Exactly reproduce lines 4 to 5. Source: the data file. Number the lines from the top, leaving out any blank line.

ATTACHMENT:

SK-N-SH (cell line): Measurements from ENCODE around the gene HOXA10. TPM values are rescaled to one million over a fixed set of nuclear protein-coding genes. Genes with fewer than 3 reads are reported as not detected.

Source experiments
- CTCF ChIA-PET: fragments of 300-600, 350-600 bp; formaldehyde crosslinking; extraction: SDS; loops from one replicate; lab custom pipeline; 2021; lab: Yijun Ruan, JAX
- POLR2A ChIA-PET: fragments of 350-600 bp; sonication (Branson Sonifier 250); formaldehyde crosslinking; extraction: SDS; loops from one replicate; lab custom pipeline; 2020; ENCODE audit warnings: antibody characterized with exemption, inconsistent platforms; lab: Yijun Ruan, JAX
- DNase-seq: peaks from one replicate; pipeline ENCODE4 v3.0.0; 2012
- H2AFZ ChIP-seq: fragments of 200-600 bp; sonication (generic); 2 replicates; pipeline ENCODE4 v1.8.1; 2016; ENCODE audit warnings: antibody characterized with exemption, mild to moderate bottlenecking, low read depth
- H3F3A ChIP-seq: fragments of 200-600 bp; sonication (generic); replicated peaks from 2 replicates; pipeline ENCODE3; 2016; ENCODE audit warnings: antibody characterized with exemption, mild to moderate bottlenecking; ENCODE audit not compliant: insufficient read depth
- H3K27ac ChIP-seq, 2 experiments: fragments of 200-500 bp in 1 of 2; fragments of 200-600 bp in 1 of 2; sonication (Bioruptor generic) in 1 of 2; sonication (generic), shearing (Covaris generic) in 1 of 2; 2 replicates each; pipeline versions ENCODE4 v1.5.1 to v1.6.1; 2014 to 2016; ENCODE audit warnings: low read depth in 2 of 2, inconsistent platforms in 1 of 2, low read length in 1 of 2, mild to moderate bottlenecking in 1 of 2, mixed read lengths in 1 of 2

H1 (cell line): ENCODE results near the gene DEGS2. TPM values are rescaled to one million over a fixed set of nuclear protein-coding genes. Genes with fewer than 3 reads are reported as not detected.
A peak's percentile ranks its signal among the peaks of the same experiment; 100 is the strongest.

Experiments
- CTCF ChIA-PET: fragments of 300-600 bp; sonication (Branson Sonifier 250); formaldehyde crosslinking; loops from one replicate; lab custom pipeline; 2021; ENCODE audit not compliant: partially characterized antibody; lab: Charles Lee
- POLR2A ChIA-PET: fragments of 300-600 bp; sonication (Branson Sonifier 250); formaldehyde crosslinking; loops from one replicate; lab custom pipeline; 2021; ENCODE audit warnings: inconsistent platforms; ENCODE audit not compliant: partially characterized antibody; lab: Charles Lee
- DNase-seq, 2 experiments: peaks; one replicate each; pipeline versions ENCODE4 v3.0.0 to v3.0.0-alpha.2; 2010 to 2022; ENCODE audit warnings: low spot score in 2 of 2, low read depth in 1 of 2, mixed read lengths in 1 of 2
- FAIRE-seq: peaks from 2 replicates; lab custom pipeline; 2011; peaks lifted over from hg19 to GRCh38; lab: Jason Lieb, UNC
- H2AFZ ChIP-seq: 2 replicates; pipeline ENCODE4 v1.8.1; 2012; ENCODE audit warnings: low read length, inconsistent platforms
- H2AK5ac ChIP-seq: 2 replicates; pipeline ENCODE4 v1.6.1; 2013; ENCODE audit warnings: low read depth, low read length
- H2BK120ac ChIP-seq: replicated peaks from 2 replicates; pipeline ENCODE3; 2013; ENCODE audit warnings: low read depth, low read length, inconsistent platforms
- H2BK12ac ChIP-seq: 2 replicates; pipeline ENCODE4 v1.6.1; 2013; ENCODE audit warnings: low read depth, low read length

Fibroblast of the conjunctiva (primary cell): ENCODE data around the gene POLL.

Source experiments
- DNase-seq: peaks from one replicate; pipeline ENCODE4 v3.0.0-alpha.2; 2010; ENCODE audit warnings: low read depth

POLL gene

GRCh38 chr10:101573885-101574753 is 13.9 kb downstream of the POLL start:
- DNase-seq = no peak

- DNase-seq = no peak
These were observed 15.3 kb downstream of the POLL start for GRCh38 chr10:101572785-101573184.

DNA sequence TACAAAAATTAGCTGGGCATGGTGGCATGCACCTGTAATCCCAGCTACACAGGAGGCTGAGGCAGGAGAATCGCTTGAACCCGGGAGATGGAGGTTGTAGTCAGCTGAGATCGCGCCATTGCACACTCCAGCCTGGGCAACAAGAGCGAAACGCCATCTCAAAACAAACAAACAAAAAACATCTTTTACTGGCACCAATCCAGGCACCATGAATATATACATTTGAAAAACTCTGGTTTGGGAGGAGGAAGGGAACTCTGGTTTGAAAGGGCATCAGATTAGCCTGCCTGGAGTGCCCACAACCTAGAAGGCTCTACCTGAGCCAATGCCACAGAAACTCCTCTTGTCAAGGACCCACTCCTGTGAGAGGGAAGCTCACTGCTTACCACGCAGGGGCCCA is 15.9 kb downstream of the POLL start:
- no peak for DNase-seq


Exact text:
- POLR2A ChIA-PET: fragments of 350-600 bp; sonication (Branson Sonifier 250); formaldehyde crosslinking; extraction: SDS; loops from one replicate; lab custom pipeline; 2020; ENCODE audit warnings: antibody characterized with exemption, inconsistent platforms; lab: Yijun Ruan, JAX
- DNase-seq: peaks from one replicate; pipeline ENCODE4 v3.0.0; 2012